FIDE 2021: Direct effect and primacy of EU law revisited and discussed
The FIDE congress covered today in the first two sessions of Topic 1 the issue of national courts and the enforcement of EU law, with special attention, first, on direct effect and the application of the Charter of Fundamental Rights to private individuals and, second, the primacy of EU law.
In the first session, the general and institutional rapporteurs, Anna Wallerman and Michal Bobek, respectively, portrayed how national courts are making use of the Charter in horizontal contexts (i.e. litigation between private parties). The main findings of the national reports showed that the Charter is not having a significant presence in national judicial practice, particularly when it comes to the matter of horizontal direct effect of fundamental rights. In the opinion of Michal Bobek, this is probably due to the fact that national courts rely on domestic instruments and do not need to make use of the direct effect of Charter provisions.
In the context of the discussions, some members of the Court of Justice pointed out to the fact that the case-law thus far has tried at all times to find a balance between recognizing the effectiveness of the Charter and directives, together with the need to preserve the autonomy of national legislators. In particular, the debate focused on whether the joint interpretation of the Charter together with a directive could have the effect of “freezing” the directive and turning it into primary law, as a result of its ties with the Charter when interpreted together. This position was discarded by many of the participants, particularly by the President of the Court of Justice, Koen Lenaerts, who insisted on the importance of ensuring the effectiveness of EU law, together with the leeway that at times is granted to national legislatures.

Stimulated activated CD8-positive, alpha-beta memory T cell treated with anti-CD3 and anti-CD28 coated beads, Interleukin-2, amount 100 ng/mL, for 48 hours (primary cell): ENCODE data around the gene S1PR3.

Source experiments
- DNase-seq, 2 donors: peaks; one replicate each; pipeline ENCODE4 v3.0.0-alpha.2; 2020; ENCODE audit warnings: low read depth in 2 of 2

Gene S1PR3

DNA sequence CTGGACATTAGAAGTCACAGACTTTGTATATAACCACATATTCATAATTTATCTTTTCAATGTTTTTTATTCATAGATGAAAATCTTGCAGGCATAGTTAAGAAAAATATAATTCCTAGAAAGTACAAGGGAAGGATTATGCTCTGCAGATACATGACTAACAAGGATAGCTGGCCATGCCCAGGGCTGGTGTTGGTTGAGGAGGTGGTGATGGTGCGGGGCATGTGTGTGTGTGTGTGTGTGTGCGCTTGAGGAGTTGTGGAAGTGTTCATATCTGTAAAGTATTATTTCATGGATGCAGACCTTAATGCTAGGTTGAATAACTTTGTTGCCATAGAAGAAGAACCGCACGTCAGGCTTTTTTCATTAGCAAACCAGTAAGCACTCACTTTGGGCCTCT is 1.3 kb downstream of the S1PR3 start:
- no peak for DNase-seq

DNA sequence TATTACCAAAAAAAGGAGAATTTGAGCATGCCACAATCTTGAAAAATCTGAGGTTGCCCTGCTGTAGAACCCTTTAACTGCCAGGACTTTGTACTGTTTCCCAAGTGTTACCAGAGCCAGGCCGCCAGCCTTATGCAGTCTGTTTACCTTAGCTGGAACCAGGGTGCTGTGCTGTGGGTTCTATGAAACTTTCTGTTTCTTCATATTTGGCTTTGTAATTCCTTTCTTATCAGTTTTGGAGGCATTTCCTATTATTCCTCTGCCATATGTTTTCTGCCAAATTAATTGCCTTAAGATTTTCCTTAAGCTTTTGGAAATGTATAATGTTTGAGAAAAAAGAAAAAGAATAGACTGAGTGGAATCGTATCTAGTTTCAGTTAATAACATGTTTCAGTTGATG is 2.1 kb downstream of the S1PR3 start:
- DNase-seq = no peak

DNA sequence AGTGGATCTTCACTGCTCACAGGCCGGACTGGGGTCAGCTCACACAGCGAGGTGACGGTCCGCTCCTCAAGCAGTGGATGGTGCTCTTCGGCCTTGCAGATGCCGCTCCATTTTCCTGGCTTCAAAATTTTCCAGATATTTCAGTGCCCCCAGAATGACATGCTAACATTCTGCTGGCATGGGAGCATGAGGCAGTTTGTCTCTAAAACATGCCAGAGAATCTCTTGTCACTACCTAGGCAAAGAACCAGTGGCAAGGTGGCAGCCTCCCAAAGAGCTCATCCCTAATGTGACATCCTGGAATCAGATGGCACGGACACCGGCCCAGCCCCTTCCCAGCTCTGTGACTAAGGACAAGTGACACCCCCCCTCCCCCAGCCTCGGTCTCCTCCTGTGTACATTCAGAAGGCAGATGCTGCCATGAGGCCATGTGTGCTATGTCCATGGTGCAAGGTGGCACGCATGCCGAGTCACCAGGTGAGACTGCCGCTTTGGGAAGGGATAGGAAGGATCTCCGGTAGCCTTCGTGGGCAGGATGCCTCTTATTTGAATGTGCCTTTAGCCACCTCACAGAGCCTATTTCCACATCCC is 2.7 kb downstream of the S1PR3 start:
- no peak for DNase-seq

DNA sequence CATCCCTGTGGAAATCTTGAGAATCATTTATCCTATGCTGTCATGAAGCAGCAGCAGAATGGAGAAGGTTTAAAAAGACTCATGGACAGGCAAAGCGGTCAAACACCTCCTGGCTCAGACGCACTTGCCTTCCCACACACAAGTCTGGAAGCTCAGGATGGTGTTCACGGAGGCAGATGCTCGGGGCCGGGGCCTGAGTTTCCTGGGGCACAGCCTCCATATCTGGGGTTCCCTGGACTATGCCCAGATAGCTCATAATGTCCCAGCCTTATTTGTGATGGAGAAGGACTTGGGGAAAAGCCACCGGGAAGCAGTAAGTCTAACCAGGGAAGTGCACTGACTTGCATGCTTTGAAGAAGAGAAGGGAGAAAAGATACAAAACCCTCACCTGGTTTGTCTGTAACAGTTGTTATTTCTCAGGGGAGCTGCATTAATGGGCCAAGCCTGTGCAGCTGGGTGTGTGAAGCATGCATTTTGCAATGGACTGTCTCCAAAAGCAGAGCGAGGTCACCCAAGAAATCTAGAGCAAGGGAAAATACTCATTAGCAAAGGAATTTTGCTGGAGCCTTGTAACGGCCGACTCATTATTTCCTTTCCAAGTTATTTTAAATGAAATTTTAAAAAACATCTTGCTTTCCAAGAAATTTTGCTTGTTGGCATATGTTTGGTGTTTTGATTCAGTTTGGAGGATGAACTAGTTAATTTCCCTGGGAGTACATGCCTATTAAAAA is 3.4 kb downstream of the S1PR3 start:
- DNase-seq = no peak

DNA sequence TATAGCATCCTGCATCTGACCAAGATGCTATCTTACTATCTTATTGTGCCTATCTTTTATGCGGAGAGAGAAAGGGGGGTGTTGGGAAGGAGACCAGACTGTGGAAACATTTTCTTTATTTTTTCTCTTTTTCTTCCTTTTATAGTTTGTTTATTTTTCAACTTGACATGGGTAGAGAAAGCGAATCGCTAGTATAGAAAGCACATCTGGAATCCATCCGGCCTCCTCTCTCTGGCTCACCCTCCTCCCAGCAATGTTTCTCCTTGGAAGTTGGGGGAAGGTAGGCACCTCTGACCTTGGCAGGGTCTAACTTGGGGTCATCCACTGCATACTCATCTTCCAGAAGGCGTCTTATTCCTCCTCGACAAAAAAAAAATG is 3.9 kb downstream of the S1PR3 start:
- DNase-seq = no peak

The second session of the afternoon covered the issue of primacy of EU law. At first, the rapporteurs focused on the notion of “conditional primacy”, or cases in which the case-law allows or gives way to the primacy of EU law in the benefit of other principles. It was mostly agreed by the participants in the discussion that such a notion does not exist in EU law, inasmuch primacy, as part of the EU legal order is implemented together with other principles of EU law, such as fundamental rights or legal certainty.
In the subsequent part of the discussion due attention was paid to cases of challenges to the primacy of EU law, and on this point a specific focus was put on rulings of the Czech and German Constitutional Courts, and the Danish Supreme Court, in which EU law has been explicitly overruled in a domestic legal system. There was a division of opinion as to whether such developments are similar or should be analysed as separate and differentiated events. It was the generalized opinion in the room that there are sufficient differences between the rulings to consider them as individual and separate judgments with different contexts. When it came to discussing the relevance of the latest ruling of the Polish Constitutional Court challenging the primacy of EU law, another discussion ensued as to whether there is a legal solution to the challenges posed by this decision, or whether it is an event that is beyond the domain of legal adjudication. Michal Bobek insisted on the importance of applying an institutional approach to determine whether a jurisdiction is independent or not, and in his view, the ruling of the Polish Constitutional Court judgment should not be considered to be rendered by a court of law.
The discussions will resume tomorrow Friday 5 November 2021.